Diplomatic efforts to arrange a ceasefire to let aid reach the besieged Gaza Strip have failed and Israel has ordered the evacuation of villages in a strip of territory near its border with Lebanon, raising fears the war could spread to a new front.
Israel has vowed to annihilate the Hamas movement that rules Gaza, after its fighters burst across the barrier surrounding the enclave on October 7, gunning down 1300 Israelis, mainly civilians, in the deadliest day in Israel’s 75-year history.
It has put Gaza, home to 2.3 million Palestinians, under a total blockade and pounded it with unprecedented air strikes and is widely expected to launch a ground assault.
Gaza authorities say at least 2750 people have been killed there, including mainly civilians.
According to the United Nations, a million Gazans have already been driven from their homes.
Power is out, sanitary water is scarce and the last fuel for emergency generators could be used up within a day.
Residents said overnight air strikes were the heaviest yet, and the bombing carried on through the day.
“We were inside the house when we found bodies scattering, flying in the air – bodies of children who have nothing to do with the war,” said resident Abed Rabayaa, whose neighbour’s house in Khan Younis, the main city in the southern part of the enclave, was hit overnight.
In the biggest sign yet that the war could spread to a new front, Israel ordered the evacuation on Monday of 28 villages in a 2km-deep zone near its Lebanese border.
Lebanon’s Hezbollah movement said it had targeted five Israeli positions.
In retaliation the Israeli side fired shells at the outskirts of the village of Dheihra in southern Lebanon.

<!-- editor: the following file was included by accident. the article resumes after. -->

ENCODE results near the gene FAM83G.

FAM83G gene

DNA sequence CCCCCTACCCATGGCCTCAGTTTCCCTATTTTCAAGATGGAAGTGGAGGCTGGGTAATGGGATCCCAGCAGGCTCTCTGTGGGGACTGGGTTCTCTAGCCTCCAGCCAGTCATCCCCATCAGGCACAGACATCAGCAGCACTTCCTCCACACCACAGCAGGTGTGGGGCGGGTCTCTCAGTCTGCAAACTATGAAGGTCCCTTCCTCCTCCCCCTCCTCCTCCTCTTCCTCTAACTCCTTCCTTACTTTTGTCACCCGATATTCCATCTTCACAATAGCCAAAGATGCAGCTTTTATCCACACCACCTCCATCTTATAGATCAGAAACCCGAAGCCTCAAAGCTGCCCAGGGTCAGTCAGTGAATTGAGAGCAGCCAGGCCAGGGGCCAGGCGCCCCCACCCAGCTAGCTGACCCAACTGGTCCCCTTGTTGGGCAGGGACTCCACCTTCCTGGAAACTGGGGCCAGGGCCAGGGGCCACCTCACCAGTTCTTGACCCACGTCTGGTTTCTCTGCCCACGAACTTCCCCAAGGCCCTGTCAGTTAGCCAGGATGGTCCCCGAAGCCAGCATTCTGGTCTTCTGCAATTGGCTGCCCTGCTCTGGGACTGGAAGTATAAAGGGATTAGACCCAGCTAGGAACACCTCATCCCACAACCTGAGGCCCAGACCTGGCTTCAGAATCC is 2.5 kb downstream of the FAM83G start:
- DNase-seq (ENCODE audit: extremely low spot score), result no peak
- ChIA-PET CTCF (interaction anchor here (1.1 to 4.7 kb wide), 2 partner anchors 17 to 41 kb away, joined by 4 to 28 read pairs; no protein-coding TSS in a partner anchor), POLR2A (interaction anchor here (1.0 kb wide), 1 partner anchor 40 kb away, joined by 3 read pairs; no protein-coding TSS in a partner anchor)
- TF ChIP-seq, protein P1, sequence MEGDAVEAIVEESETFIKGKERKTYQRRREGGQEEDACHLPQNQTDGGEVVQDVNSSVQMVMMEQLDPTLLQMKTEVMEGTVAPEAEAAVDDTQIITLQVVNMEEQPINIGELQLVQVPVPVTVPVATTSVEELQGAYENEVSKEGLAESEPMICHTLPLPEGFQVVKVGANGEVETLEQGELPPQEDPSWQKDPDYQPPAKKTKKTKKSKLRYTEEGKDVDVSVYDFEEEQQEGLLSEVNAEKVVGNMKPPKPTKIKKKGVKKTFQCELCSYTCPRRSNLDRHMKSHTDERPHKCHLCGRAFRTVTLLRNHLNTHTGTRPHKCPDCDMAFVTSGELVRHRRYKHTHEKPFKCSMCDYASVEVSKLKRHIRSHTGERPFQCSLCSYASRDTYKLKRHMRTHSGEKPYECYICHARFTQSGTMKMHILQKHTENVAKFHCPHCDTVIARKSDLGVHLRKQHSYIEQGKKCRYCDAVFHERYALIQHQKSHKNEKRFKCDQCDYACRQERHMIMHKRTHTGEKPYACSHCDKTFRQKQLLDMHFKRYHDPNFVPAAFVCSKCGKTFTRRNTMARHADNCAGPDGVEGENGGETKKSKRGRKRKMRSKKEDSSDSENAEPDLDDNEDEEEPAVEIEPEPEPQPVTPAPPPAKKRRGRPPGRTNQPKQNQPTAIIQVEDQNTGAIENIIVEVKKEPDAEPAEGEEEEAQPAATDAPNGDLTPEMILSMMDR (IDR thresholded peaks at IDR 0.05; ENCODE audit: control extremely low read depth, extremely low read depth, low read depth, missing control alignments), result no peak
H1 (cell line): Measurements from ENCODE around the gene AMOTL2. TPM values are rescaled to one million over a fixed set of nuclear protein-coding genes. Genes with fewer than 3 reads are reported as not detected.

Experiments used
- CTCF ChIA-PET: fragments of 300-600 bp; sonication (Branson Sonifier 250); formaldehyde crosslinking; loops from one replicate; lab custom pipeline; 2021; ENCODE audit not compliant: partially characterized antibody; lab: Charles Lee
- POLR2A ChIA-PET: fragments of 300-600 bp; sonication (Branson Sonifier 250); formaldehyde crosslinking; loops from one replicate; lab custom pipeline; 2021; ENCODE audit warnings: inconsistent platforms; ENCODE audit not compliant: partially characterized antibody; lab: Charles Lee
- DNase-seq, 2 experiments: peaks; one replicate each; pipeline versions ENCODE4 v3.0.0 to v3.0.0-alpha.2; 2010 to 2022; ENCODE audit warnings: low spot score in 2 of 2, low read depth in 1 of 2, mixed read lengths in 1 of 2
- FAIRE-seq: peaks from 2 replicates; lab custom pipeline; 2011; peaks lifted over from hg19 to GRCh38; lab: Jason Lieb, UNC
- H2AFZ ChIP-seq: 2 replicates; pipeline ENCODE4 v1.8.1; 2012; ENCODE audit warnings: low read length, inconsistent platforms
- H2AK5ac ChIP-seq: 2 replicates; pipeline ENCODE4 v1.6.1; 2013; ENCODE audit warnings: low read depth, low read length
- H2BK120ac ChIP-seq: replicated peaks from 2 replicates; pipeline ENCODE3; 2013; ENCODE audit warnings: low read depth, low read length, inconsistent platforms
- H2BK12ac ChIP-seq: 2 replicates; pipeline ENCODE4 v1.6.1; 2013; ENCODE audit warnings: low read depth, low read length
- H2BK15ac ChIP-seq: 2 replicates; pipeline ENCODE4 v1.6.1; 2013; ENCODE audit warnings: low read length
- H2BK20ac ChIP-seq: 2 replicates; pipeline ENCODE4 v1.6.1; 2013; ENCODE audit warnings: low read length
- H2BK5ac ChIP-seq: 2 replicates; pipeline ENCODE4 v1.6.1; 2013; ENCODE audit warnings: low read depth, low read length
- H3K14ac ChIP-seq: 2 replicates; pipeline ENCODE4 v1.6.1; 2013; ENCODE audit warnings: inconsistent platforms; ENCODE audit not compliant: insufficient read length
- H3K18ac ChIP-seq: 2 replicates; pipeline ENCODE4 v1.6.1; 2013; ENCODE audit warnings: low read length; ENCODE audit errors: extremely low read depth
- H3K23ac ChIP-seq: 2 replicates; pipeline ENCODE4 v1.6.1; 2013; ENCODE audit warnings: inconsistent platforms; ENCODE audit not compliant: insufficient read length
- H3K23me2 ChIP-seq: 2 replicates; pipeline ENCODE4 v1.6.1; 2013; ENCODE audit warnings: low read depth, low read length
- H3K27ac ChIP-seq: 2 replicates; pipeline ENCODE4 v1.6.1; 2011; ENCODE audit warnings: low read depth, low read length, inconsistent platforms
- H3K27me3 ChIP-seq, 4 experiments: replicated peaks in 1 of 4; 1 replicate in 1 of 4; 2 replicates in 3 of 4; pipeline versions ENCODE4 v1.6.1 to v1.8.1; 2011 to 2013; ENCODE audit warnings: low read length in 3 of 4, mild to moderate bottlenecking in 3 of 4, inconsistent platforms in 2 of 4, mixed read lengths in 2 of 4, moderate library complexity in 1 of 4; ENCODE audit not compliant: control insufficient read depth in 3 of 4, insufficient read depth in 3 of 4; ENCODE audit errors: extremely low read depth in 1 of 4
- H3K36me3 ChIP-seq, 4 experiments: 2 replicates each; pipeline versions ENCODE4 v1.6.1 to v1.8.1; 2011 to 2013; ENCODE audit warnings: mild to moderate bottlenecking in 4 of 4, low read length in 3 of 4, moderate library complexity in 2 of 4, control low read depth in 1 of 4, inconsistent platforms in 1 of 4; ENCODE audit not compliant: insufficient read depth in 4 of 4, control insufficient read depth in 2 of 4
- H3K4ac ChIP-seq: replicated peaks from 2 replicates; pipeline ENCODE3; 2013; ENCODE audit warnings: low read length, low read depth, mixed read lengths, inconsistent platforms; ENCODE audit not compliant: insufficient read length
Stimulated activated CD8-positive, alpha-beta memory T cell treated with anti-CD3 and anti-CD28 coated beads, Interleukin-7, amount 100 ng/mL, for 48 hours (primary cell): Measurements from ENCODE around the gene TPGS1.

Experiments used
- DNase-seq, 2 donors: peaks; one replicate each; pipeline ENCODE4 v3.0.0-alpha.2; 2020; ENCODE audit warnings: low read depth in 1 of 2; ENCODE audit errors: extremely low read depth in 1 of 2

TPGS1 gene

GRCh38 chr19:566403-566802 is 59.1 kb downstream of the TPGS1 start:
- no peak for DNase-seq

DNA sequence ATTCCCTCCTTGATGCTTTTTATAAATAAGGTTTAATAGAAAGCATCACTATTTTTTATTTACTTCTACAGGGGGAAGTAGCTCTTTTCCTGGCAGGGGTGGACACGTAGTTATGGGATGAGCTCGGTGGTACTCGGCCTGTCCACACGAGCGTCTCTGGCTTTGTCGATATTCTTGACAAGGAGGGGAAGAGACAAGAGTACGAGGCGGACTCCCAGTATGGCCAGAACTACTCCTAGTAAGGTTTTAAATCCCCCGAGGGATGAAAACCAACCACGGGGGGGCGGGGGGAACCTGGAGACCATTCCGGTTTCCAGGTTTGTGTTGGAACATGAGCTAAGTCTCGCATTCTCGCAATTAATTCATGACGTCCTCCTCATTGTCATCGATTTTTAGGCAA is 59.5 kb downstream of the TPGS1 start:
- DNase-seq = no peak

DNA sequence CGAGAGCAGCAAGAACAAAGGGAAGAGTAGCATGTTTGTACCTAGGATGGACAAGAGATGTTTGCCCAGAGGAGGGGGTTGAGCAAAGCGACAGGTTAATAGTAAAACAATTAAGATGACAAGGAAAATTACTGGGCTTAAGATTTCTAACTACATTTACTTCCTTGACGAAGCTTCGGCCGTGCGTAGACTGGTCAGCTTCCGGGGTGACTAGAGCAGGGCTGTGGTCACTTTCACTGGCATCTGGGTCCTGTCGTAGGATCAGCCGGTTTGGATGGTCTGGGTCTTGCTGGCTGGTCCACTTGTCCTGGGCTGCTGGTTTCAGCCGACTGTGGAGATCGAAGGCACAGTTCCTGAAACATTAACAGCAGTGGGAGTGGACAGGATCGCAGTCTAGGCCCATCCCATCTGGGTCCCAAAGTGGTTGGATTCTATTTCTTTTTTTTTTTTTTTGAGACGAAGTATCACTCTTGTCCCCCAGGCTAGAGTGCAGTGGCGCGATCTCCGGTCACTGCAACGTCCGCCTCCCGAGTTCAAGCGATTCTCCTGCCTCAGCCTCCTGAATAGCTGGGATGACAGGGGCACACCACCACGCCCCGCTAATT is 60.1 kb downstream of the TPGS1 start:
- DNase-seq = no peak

According to a Lebanese security source, a shell fell near a Lebanese army post in Dheihra.
The Israeli army said soldiers operating along the Lebanese border were fired at but there were no injuries.
In a speech to parliament, Prime Minister Benjamin Netanyahu said Israelis should prepare for a long battle, and delivered a warning to Iran and Hezbollah.
“Now we are focused on one target: to unite forces and charge forward to victory. This requires determination because victory will take time,” he said.
“And I have a message for Iran and Hezbollah, don’t test us in the north. Don’t make the same mistake you once made. Because today the price you will pay will be much heavier.”
The 10 days of strikes so far have failed to eliminate Hamas’ capability to fire rockets into Israel, where warning sirens sounded.
Hamas said it fired a barrage at Jerusalem and Tel Aviv.
Diplomatic efforts have concentrated on getting aid into Gaza through the Rafah crossing with Egypt – the sole route out that is not controlled by Israel.
Egypt said Israel was not co-operating, leaving hundreds of tonnes of supplies stuck.
“There is an urgent need to alleviate the suffering of Palestinian civilians in Gaza,” Egypt’s Foreign Minister Sameh Shoukry told reporters, adding talks with Israel on opening Rafah for aid had so far been fruitless.
Early on Monday, two Egyptian security sources had told Reuters a temporary ceasefire in southern Gaza had been agreed to last several hours to facilitate aid and evacuations at Rafah.
However, Egyptian state TV later quoted an unnamed, high-level source as saying that no truce had been agreed.
Israel and Hamas both denied reports of a deal to open the crossing.
On the ground at Rafah, one source said the Egyptian side of the crossing was ready.
Hundreds of tonnes of aid from agencies and donor countries was waiting on trucks in the nearby Egyptian town of Al-Arish for clearance to enter.
“We are waiting for the green light for the aid to enter and dozens of volunteers are ready at any time,” a Red Crescent official in northern Sinai said.